Regents at the University of Texas (UT) have approved plans for the institution to offer distance learning courses to students worldwide through an advanced online platform.
Alongside Harvard University, the Massachusetts Institute of Technology (MIT) and the University of California-Berkeley, UT will utilise the services of non-profit learning initiative edX.
The scheme - which was founded by directors at Harvard and MIT - provides massively open online courses (MOOCs) through interactive laboratories, virtual reality environments and access to digital tutors and tutorials.
Educational researchers collect data from students enrolled in the edX courses and analyse how they learn in order to improve the quality of the online programmes, said edX president Anant Agarwal.
In a recent interview with Smartplanet, Mr Agarwal claimed online training could transform the face of academia and increase its efficiency, scale and quality, adding that students became more engaged in virtual environments.
Francisco Cigarroa, chancellor of the UT, stated the university eventually hopes to develop the courses so that they count towards graduation.
"The University of Texas System aspires to be an active and a national leader in this important movement, but we will always be focused on excellence … and student success," he continued.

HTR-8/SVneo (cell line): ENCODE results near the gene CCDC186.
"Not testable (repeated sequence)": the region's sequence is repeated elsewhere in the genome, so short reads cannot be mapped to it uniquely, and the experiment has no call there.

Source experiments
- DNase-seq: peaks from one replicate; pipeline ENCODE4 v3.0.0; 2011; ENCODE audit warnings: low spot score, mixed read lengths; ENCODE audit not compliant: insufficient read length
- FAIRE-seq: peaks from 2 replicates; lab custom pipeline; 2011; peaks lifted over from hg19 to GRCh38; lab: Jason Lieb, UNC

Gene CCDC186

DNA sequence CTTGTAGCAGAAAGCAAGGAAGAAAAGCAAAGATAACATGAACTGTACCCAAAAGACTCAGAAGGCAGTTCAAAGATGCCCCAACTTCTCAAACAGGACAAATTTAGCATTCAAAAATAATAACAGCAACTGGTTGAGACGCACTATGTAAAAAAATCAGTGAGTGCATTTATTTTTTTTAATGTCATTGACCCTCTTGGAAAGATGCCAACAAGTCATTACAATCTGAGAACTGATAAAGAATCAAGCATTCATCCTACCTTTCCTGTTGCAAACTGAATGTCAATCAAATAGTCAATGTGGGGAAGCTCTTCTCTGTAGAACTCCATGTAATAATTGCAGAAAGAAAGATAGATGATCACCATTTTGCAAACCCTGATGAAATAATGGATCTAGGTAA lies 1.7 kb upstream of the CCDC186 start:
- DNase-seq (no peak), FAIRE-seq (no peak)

Although the courses will be free, the system plans to charge tuition in future for the chance to earn college credits.
MIT and Harvard invested $60 million (£37.2 million) developing edX before it launched in May this year, while UT will spend $10 million on the platform.
According to Mr Cigarroa, the UT will offer four MOOCs through the edX programme within the next year and it also expects to develop online versions of the general education courses currently taught to students in auditoriums.
Governor Rick Perry praised the move from UT, declaring it as "great news for Texas and exactly the type of effort I hope more schools will consider as we aggressively pursue the goals of improving graduation rates".